Manufactured: Built on nonremovable steel frames, known as chasses, which are used to transport the home and for permanent support and are relatively low cost.

Modular: Consist of units or modules that are constructed in factories and joined together on site.

They often use costlier materials and are bigger than manufactured homes. They also tend to have more customisation options

Panellised: Have separate units joined together on-site and are more structured then Modular.

The panels fit together in a unique order, rather than the random method of modular.

Eco-Friendly Elements

  • Green Construction: Prefabricated houses use less energy during construction.
  • Green Materials:Typically built with environmentally friendly and recyclable materials like wood and steel.
  • Wastage: There’s less wastage during construction.

Advantages

  • Air-Tight: Tight seams and state-of-the-art windows keep heat in and thus reduce energy bills. Also have a reputation to withstand natural disasters.
  • Speed Of Assembly: Thanks to being pre-made assembly is very quick, as walls and ceilings just need to be joined together.
  • Affordability: Cheaper than standard stick-built homes.

Disadvantages

  • Increased up-front costs due to pre-construction and assembly before you can move in.
  • Hooking up utilities can be problematic.
  • Transportation can be difficult depending on where you want to live.
  • Buying the land to put your home on can be very expensive.

Environment Rating

3/5

Practicality Rating

5/5

Cost

Can range from $50,000 - $500,000.

Shipping Container

Homes made out of shipping containers! They have grown in popularity over the past several years due to their inherent strength, wide availability, and relatively low expense.

Eco-Friendly Elements

  • Reusing Steel: For each recycled shipping container 7,000 pounds of steel become reused.
  • Less Concrete & Cement: The only concrete that you will need will be for the foundations.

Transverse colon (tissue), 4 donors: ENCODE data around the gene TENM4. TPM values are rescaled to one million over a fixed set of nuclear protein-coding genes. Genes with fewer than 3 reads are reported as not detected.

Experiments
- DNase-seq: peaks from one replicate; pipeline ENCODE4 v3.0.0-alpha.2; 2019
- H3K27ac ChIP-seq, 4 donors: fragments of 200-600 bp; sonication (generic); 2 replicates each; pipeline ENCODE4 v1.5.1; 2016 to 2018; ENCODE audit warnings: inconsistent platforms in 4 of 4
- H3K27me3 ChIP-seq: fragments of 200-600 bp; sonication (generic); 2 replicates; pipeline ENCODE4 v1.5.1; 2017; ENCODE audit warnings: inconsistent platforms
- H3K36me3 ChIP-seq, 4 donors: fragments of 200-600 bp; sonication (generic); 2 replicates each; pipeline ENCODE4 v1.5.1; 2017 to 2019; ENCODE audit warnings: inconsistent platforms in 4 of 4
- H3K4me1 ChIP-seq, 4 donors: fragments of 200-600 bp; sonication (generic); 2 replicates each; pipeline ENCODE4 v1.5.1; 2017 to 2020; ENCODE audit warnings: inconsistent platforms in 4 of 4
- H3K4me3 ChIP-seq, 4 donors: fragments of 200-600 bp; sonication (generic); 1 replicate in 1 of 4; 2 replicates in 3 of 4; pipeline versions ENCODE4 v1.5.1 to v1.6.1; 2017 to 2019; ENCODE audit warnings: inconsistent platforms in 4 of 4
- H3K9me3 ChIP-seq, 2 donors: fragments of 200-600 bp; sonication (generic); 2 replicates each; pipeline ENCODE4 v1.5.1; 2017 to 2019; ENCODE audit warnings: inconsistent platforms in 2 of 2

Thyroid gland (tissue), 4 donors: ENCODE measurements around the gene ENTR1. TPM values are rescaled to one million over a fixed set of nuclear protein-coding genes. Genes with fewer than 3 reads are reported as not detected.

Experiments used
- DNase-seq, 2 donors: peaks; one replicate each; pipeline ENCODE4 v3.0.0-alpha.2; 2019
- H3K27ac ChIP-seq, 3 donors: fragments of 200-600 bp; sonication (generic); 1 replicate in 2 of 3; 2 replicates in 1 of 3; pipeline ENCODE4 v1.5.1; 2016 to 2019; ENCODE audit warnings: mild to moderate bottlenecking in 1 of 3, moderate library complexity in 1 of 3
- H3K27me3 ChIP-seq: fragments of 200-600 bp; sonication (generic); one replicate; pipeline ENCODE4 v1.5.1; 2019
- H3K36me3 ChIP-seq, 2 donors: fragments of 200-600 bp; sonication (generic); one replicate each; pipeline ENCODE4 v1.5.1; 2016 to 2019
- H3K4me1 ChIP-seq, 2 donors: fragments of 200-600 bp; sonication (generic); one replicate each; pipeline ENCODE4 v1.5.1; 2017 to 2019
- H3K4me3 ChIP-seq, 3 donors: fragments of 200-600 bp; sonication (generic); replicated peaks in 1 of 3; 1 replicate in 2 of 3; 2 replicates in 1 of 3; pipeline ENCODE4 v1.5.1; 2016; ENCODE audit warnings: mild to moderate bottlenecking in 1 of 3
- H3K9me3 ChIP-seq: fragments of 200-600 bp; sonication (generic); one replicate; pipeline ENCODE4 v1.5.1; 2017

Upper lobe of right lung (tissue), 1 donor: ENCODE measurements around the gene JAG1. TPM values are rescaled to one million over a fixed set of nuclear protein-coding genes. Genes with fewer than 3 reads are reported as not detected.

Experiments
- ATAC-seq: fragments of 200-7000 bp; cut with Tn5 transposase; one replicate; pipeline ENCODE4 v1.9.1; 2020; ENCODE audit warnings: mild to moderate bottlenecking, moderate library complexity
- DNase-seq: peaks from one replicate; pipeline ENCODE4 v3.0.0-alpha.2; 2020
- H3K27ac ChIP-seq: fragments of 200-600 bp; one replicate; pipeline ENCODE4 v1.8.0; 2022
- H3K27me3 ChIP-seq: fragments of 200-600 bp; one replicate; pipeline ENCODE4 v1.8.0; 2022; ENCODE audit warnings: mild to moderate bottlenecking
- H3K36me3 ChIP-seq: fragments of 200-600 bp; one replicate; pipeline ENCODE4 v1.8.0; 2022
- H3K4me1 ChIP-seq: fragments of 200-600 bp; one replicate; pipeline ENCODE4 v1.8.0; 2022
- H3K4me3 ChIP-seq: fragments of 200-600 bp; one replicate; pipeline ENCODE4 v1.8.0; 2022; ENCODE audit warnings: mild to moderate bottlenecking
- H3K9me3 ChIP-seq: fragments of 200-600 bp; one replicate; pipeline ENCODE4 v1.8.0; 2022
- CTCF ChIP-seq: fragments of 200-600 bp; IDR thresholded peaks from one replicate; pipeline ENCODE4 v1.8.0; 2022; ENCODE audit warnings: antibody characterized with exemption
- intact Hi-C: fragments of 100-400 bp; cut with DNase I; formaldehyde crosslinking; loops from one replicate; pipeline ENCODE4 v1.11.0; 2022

Advantages

  • Low Cost: Containers and much cheaper than materials such as brick and steel.
  • Quick Construction: Due to the walls, floors and ceilings being already constructed, moving in time is radically decreased.
  • Durable: Containers are already made to resist extreme weather conditions.
  • Off Site Construction: Containers can be converted off-site so only assembly and interior design in needed on-site.

Disadvantages

  • Temperature Control: Temperature control can be difficult due to the metal’s absorption quality.
  • Space & Shape: You are restricted to the length and width of the containers.
  • Cargo Spillages: You never know what the container was storing before you owned it.
  • Solvents: Solvents released from paint and sealants used in manufacture might be harmful.

Environment Rating

  • 2/5

Practicality Rating

  • 3/5

Cost

$2,000 per container.

Tiny House Movement

Tiny houses have become so popular that they have their own ‘movement’. Generally, they are under 500 square feet.

Eco-Friendly Elements

  • Less building materials required.
  • Easier to build with recycled, repurposed and salvaged materials.
  • Reduced life cycle cost of materials.
  • Smaller space to heat.
  • Can be mostly powered off solar and wind resources due to size.
  • Composting toilet.
  • Catch and filtration of rainwater.

Advantages

  • Many tiny houses can be built with wheels enabling it to be a mobile home.
  • Affordability.

Disadvantages

  • Less living and storage space.
  • Limited entertaining space.
  • Minimalist lifestyle.

Environment Rating

4/5

Practicality Rating

3/5

Cost

$19,000 - $50,000